The camps thus far described are supposed to be "tomahawk camps," that is, camps which may be built without the use of a lumberman's axe. The kolshian (Fig. 45) of Alaska, when built by the natives, is a large communal council-house, but I have placed it here among the "tomahawk camps" on the supposition that some one might want to build one in miniature as a novelty on their place or as a council-room for their young scouts. The Alaskans hew all the timber out by hand, but, of course, the reader may use sawed or milled lumber. The proper entrance to a kolshian or rancheree, as Elliot calls it, is through a doorway made in the huge totem-pole at the front of the building. The roof is covered with splits or shakes held in place by poles laid across them, the sides are made of hewn planks set upright, and the front has two heavy planks at the eaves which run down through holes in two upright planks at the corners (Fig. 45). These with the sill plank bind the upright wall planks in place.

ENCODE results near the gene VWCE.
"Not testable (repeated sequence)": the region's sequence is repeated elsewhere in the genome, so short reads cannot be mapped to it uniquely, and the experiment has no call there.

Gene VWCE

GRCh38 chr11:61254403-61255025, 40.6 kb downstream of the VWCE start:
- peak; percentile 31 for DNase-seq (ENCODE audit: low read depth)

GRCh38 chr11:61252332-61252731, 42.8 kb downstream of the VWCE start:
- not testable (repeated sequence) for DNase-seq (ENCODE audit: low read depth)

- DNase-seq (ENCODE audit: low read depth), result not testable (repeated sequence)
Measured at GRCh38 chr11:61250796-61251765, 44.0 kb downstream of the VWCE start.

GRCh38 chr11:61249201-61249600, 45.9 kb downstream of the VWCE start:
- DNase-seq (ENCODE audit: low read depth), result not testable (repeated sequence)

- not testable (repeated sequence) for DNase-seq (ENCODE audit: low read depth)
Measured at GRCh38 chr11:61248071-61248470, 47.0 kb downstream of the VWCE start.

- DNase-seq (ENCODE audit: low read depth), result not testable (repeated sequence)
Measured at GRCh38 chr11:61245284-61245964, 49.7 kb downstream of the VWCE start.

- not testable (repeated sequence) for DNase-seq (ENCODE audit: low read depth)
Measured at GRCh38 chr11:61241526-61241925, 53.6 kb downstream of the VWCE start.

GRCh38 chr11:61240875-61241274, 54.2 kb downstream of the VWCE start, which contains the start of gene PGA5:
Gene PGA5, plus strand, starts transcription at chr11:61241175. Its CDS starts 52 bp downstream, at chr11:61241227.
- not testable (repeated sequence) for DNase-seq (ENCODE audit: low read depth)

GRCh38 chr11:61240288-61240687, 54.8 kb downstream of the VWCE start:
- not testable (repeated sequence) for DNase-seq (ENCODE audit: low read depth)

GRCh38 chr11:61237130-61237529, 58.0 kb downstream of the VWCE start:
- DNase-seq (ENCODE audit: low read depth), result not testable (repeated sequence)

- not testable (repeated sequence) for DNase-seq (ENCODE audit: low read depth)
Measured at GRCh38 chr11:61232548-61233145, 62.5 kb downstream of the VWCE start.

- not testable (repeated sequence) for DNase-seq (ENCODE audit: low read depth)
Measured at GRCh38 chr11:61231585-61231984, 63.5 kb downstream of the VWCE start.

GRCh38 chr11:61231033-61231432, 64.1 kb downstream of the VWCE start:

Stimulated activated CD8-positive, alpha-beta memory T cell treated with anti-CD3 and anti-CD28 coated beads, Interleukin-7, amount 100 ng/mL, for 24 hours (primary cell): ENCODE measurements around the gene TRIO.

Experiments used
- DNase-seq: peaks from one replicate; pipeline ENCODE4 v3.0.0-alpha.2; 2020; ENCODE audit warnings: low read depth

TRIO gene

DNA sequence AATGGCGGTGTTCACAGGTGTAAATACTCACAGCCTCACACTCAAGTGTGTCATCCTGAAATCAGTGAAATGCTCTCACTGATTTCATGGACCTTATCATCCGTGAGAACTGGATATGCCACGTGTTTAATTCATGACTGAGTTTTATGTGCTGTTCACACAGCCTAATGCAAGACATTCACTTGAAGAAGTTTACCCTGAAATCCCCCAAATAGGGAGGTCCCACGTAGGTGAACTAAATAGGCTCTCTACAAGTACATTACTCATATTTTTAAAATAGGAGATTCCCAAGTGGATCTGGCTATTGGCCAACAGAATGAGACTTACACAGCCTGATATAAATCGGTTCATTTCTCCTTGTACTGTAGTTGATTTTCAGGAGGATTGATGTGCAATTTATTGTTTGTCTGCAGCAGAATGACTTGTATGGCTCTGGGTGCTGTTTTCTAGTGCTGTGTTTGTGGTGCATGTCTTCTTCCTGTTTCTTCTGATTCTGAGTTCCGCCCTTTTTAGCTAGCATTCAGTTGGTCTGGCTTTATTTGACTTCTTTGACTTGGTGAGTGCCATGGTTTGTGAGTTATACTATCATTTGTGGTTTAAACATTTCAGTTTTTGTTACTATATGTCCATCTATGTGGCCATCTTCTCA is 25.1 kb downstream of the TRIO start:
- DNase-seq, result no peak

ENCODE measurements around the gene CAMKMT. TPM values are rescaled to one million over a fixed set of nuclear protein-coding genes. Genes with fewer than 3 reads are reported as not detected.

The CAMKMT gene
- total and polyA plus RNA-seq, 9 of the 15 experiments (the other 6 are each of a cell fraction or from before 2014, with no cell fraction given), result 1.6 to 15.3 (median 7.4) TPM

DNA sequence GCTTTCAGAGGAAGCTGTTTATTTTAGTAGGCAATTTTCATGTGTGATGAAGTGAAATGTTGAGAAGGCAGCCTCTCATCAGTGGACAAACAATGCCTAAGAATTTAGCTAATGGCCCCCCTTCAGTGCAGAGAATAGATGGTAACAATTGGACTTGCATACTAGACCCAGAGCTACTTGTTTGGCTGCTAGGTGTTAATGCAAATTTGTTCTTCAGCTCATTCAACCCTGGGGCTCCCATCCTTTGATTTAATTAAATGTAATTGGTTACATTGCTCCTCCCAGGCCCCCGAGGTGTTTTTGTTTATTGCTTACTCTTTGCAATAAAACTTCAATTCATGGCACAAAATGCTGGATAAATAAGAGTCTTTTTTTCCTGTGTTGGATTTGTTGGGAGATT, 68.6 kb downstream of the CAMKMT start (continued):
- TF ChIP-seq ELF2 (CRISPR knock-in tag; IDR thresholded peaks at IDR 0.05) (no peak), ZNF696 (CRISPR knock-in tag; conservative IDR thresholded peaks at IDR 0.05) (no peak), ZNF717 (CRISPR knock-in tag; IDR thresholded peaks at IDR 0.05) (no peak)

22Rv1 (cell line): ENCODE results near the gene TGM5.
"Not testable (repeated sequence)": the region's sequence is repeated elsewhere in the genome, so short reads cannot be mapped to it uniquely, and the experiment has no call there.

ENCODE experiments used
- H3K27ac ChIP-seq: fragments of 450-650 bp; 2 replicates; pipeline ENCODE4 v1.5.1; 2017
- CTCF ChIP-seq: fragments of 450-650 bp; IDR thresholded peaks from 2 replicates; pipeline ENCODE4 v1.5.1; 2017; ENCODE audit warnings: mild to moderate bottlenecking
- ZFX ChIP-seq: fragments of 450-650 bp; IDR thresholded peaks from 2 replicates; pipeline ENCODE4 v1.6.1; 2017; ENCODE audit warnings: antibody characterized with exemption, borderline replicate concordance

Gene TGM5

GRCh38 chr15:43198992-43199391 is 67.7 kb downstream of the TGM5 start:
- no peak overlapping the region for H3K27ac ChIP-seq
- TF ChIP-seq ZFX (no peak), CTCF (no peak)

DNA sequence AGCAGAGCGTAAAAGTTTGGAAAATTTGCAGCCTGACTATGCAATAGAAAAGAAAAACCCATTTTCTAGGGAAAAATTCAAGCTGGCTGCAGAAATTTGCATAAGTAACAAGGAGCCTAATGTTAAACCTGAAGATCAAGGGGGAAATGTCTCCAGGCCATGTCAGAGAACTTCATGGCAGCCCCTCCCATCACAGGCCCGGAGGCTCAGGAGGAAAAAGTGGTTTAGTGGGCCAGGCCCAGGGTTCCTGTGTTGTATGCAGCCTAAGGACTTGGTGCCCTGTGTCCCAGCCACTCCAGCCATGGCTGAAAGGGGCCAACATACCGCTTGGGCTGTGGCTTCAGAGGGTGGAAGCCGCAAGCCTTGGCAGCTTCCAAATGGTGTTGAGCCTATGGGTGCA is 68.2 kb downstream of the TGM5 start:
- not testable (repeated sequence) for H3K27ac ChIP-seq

The kolshian is undoubtedly a very ancient form of building and may be related to the houses built by the ancient cavemen of Europe. The first human house-builders are said to belong to the Cro-Magnon race who lived in caves in the winter-time, and on the walls of one of the caverns (Dordogne cavern) some Cro-Magnon budding architect made a rough sketch of one of their houses (middle sketch, Fig. 45). When you compare the house with the kolshian the resemblance is very striking, and more so when we remember that the kolshian floor is underground, indicating that it is related to or suggested by a natural cavern.